One thing that’s clear from the examination feedback I’ve received from financial institutions in 2013 is that examiners are spending less time in their safety & soundness examinations on the CAMELS “C”, “A”, & “L” (capital, asset quality and liquidity) issues, and more time on the “M” & “E” (management and earnings) issues. (There was some additional guidance released on the “S” issue by the FDIC in October, but so far we haven’t seen “sensitivity to interest rates” become a big deal for examiners.)
I’ve taken a deep dive into the 2013 FDIC financial institution data, and the following charts explain why I believe the trend towards less C, A & L, and more M & E scrutiny will continue. The first chart is a count of total failed institutions per year since 2007:
So 2013 saw a return to pre-crisis levels of bank failures, which, while still somewhat high by historical standards, definitely reduced the pressure somewhat. In the next graph I plot the number of “problem banks” (defined here) over the same period , which should give us some indication of the overall health of the banking industry:
As you can see, problem banks are not quite at pre-crisis levels but do show a definite downward correlation with bank failures, and I believe we’ll see that trend continue.
This next chart depicts average net operating income (left scale) against total count of unprofitable institutions (right scale):
As you can see, both indicators are trending in the right direction, which should indicate a continued de-emphasis on C, A & L in future examinations…and increased earnings pressure. Notably however, smaller institutions are likely to face more earnings scrutiny than larger institutions, because although they did not experience the same level of losses early on as larger institutions, they are also taking longer to return to profitability:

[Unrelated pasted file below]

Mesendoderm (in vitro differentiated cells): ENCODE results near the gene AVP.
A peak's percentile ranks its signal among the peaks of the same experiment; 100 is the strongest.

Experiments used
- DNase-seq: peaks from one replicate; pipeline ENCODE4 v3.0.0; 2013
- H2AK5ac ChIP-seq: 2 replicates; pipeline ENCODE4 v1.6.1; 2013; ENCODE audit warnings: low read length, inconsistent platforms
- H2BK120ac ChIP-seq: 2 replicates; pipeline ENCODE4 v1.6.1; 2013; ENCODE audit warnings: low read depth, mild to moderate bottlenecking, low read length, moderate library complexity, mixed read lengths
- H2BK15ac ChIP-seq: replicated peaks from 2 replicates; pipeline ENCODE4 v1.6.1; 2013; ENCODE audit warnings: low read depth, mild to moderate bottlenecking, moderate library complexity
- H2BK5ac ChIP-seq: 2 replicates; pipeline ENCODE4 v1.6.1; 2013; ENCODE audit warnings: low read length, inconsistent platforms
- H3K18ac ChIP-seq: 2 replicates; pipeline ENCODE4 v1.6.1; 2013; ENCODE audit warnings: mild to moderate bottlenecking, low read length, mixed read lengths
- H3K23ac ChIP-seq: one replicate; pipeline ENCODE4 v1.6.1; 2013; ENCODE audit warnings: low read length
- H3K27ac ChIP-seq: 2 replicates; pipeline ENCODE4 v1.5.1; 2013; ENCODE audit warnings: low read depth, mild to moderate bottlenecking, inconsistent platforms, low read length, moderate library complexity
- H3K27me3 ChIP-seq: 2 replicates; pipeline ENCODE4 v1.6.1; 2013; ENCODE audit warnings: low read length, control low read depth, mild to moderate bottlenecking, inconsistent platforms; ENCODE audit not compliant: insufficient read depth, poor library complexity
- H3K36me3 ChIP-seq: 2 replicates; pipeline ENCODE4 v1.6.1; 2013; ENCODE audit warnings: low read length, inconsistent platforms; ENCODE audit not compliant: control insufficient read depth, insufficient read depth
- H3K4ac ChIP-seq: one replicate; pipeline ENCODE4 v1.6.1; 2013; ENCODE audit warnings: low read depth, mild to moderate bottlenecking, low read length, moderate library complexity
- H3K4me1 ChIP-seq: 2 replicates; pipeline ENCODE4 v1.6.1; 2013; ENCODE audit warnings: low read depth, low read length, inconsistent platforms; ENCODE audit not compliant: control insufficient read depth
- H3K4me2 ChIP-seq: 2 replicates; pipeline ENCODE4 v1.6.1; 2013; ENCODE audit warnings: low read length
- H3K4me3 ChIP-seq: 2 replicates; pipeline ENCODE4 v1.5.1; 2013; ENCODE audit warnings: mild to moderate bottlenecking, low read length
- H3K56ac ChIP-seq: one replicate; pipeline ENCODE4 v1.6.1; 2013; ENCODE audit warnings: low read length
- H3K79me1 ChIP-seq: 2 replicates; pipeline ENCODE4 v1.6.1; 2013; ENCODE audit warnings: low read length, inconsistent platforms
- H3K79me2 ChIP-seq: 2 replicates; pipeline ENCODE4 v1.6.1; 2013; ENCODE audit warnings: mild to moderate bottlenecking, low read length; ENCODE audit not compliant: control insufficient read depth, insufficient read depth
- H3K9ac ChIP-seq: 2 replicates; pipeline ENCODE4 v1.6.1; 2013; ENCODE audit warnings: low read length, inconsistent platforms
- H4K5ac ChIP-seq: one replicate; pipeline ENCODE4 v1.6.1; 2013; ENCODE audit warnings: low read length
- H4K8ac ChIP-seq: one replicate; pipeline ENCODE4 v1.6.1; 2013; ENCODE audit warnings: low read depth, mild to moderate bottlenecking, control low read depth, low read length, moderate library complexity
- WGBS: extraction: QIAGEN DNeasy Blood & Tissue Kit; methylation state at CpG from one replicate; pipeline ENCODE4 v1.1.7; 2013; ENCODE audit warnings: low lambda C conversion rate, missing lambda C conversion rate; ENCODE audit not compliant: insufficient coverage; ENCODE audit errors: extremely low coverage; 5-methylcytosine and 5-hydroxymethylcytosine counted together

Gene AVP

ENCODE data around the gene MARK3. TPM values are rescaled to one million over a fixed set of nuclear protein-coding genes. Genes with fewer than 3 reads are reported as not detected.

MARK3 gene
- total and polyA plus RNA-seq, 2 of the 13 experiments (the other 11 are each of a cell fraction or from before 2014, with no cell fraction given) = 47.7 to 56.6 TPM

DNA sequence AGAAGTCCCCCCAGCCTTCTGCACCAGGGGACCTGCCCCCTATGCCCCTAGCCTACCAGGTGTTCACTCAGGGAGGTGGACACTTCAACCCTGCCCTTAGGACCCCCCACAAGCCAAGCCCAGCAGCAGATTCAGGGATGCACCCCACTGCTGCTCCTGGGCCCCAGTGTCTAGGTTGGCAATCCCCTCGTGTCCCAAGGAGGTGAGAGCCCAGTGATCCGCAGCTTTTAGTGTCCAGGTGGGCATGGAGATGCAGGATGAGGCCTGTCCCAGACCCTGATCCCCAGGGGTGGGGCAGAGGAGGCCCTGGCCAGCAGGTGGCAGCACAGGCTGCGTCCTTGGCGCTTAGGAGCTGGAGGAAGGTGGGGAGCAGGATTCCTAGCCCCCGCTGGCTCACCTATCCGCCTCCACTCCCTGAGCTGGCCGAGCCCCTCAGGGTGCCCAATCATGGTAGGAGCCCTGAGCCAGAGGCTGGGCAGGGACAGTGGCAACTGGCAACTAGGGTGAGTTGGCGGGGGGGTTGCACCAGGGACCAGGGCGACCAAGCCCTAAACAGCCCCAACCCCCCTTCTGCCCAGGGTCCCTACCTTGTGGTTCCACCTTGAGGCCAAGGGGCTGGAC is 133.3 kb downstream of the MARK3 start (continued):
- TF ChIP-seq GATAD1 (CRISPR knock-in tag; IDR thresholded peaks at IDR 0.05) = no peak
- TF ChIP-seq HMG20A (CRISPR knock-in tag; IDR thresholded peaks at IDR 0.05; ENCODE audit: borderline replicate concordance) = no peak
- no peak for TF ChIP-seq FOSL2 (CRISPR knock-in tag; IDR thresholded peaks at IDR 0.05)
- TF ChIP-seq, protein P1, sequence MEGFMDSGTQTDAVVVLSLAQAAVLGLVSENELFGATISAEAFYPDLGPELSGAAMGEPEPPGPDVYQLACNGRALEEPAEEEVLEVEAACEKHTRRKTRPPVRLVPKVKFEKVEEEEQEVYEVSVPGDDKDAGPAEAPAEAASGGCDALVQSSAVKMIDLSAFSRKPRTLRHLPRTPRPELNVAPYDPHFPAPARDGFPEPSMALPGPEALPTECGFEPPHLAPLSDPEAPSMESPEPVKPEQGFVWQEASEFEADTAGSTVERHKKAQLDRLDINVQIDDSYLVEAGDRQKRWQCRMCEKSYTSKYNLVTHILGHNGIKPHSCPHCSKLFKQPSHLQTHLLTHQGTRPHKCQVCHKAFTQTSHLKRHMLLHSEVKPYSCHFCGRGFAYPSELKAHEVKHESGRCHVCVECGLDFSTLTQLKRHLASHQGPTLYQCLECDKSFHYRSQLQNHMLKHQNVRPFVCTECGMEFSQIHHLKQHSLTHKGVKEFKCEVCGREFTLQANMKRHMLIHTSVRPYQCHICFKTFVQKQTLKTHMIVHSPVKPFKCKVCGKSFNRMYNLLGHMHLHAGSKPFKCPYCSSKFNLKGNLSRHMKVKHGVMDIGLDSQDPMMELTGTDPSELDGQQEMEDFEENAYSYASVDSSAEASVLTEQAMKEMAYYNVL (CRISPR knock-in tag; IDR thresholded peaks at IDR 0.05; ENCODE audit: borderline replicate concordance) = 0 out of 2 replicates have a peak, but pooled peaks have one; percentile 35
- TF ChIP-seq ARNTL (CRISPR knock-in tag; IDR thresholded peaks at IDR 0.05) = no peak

So how will all of this impact institutions going forward? If you’ve had a federal examination in the last 6-9 months you’ve probably already heard some variation of the following from your examiner: “Great, your problem assets are under control, now why aren’t you profitable (or more profitable)?” (Of course at this point you might be tempted to mention things like increased deposit insurance assessments, reduced fee income, and increased regulatory burden, but you know it won’t matter…) So certainly the increased focus on “E” will continue, but because the number of institutions still losing money is inversely proportional to size, the smaller you are the more “E” scrutiny you’re likely to get.
However regardless of asset quality or earnings, I believe that increasingly “M” will begin to take center stage in 2014, because at the end of every banking crisis since 1980 there has been a post-mortem analysis of the causes and the regulatory gaps that should be addressed going forward. And that always leads back to “M”, because ultimately regulators believe that all problems facing financial institutions should have be foreseen and avoided by competent management taking a more active role in the affairs of the institution. More on that, and how to prepare for it, in a future post.